One thing to notice is that each grouping of events with the same number of events being grouped all have a consistent sign: they are either all positive or all negative. Another even more interesting fact is that all of the terms that exist in a 3-event sum exist in any higher-event sums. So, for a 4-event sum, all the terms in a 2-event sum and a 3-event sum exist in that 4-event sum. This means that we can use the power of recursion to define higher-event sums through definitions of lower-event sums!

I will now change the syntax to something more flexible. All unique events are specified as x1, x2, x3, x4, etc. representing event 1, event 2, event 3, event 4, and so on. Here is one last piece of syntactic sugar. When I mean (x1 u x2) I will now mean P(2), meaning the probability of 2 dependent events summed up. Here are the first two formulas again:

``` P(2) = x1 + x2 - x1x2 ```

``` P(3) = x1 + x2 + x3 - x1x2 - x2x3 - x1x3 + x1x2x3 ```

Substitute the terms that make up a 2-event sum with P(2) to get this:

``` P(3) = P(2) + x3 - x2x3 - x1x3 + x1x2x3 ```

We can take this reduction one step farther by noticing that all the left over terms have a ‘factor’ of x3 (again, this isn’t multiplication. We are just abusing some multiplicative properties here)

``` P(3) = P(2) + x3(1 - x2 - x1 + x1x2) ```

(x3 n 1) would just evaluate to x3, since 1 is a 100% probability chance. We can reduce this even FURTHER by looking at the terms inside the parentheses. The terms inside there are the same as the terms in the 2-event sum formula! Just, all the terms’ signs are flipped. So, flip them.

``` P(2) + x3(1 - x2 - x1 + x1x2) = P(2) + x3(1 - (x1 + x2 - x1x2)) = P(2) + x3(1 - P(2)) ```

That’s a really nice equation. Turns out we can do the same thing with the definition of P(2). Technically, P(1) is just x1, so knowing that, P(2) can be reduced to a similar form through 'factoring’.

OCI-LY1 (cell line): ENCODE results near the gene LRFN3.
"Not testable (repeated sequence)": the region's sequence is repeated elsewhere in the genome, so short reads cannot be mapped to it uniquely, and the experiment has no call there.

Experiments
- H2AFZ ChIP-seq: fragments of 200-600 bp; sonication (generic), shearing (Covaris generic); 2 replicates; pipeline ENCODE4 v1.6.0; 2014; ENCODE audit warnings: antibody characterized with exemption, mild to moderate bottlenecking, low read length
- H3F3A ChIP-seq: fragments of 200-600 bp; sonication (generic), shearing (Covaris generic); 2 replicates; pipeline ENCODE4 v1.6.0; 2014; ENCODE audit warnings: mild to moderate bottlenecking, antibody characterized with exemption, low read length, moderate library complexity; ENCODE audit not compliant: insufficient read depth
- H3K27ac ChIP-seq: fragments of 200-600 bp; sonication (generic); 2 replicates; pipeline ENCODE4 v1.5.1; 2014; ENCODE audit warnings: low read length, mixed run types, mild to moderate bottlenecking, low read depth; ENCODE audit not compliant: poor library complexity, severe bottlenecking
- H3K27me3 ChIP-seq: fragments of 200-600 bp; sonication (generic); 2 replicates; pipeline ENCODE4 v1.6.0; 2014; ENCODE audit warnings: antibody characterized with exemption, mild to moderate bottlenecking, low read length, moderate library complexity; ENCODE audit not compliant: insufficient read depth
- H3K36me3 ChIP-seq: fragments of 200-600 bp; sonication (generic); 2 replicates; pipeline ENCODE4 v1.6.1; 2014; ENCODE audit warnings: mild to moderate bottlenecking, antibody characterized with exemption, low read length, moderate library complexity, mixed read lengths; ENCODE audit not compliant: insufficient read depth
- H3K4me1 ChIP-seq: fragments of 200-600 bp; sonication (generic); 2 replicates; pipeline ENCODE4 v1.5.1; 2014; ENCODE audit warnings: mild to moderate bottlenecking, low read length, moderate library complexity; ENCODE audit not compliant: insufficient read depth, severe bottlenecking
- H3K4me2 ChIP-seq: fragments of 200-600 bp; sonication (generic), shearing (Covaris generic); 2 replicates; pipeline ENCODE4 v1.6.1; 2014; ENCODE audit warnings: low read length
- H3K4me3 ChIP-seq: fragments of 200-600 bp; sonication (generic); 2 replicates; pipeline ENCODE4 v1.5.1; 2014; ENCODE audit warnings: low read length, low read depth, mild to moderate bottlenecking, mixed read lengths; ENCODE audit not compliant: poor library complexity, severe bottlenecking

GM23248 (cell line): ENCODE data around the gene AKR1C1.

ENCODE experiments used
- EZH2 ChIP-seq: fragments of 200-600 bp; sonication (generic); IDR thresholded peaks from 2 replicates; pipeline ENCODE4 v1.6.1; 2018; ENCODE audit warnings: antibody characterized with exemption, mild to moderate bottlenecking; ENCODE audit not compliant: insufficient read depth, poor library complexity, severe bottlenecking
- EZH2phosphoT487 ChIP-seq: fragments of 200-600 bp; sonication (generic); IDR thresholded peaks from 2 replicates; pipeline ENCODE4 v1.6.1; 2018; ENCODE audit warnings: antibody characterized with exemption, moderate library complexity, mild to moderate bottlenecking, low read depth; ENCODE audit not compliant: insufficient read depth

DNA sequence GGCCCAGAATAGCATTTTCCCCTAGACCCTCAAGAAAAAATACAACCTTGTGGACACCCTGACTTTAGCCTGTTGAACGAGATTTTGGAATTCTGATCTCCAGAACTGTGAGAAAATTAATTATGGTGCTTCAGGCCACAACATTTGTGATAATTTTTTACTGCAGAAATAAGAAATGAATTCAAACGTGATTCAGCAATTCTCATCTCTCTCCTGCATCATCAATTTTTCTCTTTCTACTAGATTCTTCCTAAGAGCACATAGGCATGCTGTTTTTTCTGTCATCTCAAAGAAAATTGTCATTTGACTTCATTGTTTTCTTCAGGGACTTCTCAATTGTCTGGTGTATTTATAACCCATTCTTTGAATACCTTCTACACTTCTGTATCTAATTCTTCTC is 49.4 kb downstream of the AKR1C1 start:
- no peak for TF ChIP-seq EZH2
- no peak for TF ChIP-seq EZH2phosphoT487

```            ```
P(1) = x1
P(2) = x1 + x2 - x1x2 = P(1) + x2 - x1x2 = P(1) + x2(1 - x1) = P(1) + x2(1 - P(1))
P(2) = P(1) + x2(1 - P(1))
P(3) = P(2) + x3(1 - P(2))

```
```

This pattern continues for P(4). The proof is simple and is left as an exercise for the reader. Anyways, this pattern allows us to recursively define the formula for any P(N) as this:

```            ```
P(1) = x1
P(N) = P(N-1) + xN(1 - P(N-1))

```
```

This is cool, but this can be taken a step further by visualizing what this means graphically for our circles. Imagine we had a two-circle graph correctly colored in and we wanted to figure out what the three-circle graph version would look like. Based on this recursive formula, we can start with the two-circle graph and build up to the three-circle graph (and any graph with more circles!). Here’s the setup. The rectangle around everything represents all possibilities of these events. So, a completely filled in rectangle means a 100% probability. Currently (A u B) is filled in, and we want to color in just the white parts inside the third circle below without over-coloring. Let’s look back at the formula.

``` P(3) = P(2) + x3(1 - P(2)) ```

P(2) is figured out for us, but what about this x3(1 - P(2)) term? Remember that this is equivalent to x3 n (1 - P(2)). What is 1 - P(2)? It is like coloring the whole box, and then subtracting out the colors in the two circles. So, 1 - P(2) is actually all of the remaining whitespace inside the box! So, that area is intersected with x3, the third circle. What this means is that that x3(1 - P(2)) is the intersection between all of the whitespace and the third circle. This actually leaves us with exactly the white space inside the third circle, and nothing more, thus successfully filling in the 3-circle graph correctly.